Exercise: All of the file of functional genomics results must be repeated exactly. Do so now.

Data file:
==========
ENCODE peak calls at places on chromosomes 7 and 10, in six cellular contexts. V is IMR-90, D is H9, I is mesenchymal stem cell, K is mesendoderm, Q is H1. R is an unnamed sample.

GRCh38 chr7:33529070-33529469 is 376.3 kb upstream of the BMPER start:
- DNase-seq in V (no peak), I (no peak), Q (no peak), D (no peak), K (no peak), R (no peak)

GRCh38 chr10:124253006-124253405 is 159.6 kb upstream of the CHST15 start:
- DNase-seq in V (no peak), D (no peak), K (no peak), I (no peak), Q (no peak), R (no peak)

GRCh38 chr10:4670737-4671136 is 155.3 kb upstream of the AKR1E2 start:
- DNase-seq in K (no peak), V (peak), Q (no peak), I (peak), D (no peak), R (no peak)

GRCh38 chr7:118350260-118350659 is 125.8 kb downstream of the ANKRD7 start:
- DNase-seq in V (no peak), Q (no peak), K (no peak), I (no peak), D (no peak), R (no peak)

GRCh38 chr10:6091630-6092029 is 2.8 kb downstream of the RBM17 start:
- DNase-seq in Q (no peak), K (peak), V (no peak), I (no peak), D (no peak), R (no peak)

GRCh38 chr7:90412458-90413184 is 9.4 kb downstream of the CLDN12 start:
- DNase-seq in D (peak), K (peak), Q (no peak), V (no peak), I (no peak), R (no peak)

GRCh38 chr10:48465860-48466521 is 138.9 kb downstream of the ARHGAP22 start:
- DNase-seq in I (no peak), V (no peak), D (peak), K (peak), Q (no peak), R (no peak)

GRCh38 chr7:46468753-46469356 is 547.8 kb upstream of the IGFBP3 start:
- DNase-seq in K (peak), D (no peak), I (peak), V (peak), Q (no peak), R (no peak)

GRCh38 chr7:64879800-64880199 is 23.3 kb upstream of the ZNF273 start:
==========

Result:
ENCODE peak calls at places on chromosomes 7 and 10, in six cellular contexts. V is IMR-90, D is H9, I is mesenchymal stem cell, K is mesendoderm, Q is H1. R is an unnamed sample.

GRCh38 chr7:33529070-33529469 is 376.3 kb upstream of the BMPER start:
- DNase-seq in V (no peak), I (no peak), Q (no peak), D (no peak), K (no peak), R (no peak)

GRCh38 chr10:124253006-124253405 is 159.6 kb upstream of the CHST15 start:
- DNase-seq in V (no peak), D (no peak), K (no peak), I (no peak), Q (no peak), R (no peak)

GRCh38 chr10:4670737-4671136 is 155.3 kb upstream of the AKR1E2 start:
- DNase-seq in K (no peak), V (peak), Q (no peak), I (peak), D (no peak), R (no peak)

GRCh38 chr7:118350260-118350659 is 125.8 kb downstream of the ANKRD7 start:
- DNase-seq in V (no peak), Q (no peak), K (no peak), I (no peak), D (no peak), R (no peak)

GRCh38 chr10:6091630-6092029 is 2.8 kb downstream of the RBM17 start:
- DNase-seq in Q (no peak), K (peak), V (no peak), I (no peak), D (no peak), R (no peak)

GRCh38 chr7:90412458-90413184 is 9.4 kb downstream of the CLDN12 start:
- DNase-seq in D (peak), K (peak), Q (no peak), V (no peak), I (no peak), R (no peak)

GRCh38 chr10:48465860-48466521 is 138.9 kb downstream of the ARHGAP22 start:
- DNase-seq in I (no peak), V (no peak), D (peak), K (peak), Q (no peak), R (no peak)

GRCh38 chr7:46468753-46469356 is 547.8 kb upstream of the IGFBP3 start:
- DNase-seq in K (peak), D (no peak), I (peak), V (peak), Q (no peak), R (no peak)

GRCh38 chr7:64879800-64880199 is 23.3 kb upstream of the ZNF273 start: